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Cox: Memories of Fire

By Samuel Z. Goldhaber

When Archibald Cox '34 discussed the Women's Center occupation last week, he referred repeatedly to memories of Lawrence Hall, which was taken over last April 12 by the Free University and which burned down accidentally on May 7.

With Lawrence Hall, the City urged Harvard to vacate the building. But last week, it was the University which pressured the City and Middlesex County to end the women's occupation of 888 Memorial Drive.

William J. Cremins, Chief of the Cambridge Fire Department, said Thursday that three City departments sent official reports to Harvard last year stating that Lawrence Hall violated City codes.

Memoranda were issued by the supervisor of Housing and Sanitation, the Building Department, and the Electrical Department, Cremins said.

Harvard failed to act and, as the three-alarm fire raged, a wall fell on four firemen. Two of the men, including Cremins himself, escaped with non-permanent injuries.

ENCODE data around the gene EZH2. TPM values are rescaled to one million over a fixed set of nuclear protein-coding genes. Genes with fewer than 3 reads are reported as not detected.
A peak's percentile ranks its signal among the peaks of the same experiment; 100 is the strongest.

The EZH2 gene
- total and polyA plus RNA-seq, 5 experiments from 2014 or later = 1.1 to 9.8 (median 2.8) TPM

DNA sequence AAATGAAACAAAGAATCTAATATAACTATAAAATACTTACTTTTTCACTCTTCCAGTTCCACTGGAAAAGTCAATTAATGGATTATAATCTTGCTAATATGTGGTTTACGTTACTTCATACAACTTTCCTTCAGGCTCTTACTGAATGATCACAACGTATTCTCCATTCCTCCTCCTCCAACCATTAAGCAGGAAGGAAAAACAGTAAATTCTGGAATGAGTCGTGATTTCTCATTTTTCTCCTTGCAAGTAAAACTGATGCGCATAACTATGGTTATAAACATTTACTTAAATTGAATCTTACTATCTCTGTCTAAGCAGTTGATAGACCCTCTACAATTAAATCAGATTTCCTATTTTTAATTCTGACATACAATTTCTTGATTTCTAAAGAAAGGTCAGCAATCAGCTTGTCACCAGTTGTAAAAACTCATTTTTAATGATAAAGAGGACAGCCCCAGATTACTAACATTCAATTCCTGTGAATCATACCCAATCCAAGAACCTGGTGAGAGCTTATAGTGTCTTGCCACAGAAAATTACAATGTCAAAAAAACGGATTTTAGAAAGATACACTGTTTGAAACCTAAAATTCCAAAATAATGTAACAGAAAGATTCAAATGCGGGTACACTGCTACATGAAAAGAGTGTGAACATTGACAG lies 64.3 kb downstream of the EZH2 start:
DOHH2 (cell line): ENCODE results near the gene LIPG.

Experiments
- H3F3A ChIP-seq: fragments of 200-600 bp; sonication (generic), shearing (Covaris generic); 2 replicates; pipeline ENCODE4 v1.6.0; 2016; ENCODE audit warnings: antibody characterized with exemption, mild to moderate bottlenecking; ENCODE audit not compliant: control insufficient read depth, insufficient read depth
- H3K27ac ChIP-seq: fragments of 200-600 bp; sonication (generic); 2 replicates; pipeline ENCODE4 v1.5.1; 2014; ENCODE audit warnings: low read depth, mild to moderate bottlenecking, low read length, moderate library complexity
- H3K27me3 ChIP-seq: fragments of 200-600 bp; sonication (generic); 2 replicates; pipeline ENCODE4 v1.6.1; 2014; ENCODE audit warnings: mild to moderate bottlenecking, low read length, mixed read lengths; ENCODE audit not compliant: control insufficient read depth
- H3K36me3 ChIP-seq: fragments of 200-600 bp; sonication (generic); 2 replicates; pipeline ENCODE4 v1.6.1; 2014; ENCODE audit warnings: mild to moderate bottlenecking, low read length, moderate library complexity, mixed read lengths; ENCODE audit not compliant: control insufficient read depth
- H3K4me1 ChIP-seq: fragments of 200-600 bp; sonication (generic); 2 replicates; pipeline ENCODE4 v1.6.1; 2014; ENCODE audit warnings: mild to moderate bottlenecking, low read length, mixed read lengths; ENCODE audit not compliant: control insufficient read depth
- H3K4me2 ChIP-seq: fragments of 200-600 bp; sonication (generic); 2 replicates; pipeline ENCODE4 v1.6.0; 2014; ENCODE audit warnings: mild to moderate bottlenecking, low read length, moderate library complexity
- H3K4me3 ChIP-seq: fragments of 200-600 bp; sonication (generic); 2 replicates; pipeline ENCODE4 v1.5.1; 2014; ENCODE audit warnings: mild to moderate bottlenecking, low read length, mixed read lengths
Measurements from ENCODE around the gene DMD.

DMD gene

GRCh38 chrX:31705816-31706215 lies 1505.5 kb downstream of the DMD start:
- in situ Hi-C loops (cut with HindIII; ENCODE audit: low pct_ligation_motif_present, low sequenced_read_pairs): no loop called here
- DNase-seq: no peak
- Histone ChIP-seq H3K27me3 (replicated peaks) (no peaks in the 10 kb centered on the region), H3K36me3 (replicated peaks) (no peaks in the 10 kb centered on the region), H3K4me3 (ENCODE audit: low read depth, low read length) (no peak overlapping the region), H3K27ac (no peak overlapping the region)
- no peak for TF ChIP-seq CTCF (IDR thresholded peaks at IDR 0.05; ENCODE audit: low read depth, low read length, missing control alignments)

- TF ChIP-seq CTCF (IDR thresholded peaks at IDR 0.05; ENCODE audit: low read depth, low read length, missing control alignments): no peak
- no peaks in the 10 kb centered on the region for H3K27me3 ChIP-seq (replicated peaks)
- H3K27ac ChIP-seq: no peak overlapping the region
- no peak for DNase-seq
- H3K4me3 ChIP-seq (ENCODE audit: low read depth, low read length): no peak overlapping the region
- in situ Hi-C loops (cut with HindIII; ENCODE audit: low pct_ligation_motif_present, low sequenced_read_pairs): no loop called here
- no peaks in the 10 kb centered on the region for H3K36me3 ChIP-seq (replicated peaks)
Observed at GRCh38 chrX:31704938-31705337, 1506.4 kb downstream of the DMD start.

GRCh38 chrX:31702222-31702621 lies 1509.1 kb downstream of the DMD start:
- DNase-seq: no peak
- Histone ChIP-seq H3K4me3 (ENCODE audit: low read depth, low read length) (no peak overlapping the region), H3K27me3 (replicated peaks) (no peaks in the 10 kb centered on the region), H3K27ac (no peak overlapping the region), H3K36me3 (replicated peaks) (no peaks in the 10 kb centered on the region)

Two other men, Cremins said, "will never be able to return to active firefighting. One man had serious back, leg, and hip injuries, including multiple fractures. The other will limp for the rest of his life."

"It was one of the most serious fires last year. In the top five, I suppose," Cremins said.

Cox said last week that "the responsibility for the decision not to compel the unauthorized occupants to vacate Lawrence Hall was chiefly mine."

On the defensive after the Lawrence Hall tragedy, Cox switched to an offense strategy in the Women's Center occupation. Taking the initiative, he decided his best tactic would be to use the City departments to his advantage.

Harvard shut off heat and light in the building, which had a poor electric wiring system, and then asked the City's Health Department to determine whether the women might be in danger.

Harvard also requested a temporary restraining order from Middlesex County's Superior Court and after it was issued, pointed out that the County judge might decide to bust if Harvard remained inactive.

By using the City and County governments, Cox has guarded against a repeat of Lawrence Hall, where local officials turned back to Harvard and said, "We told you so."

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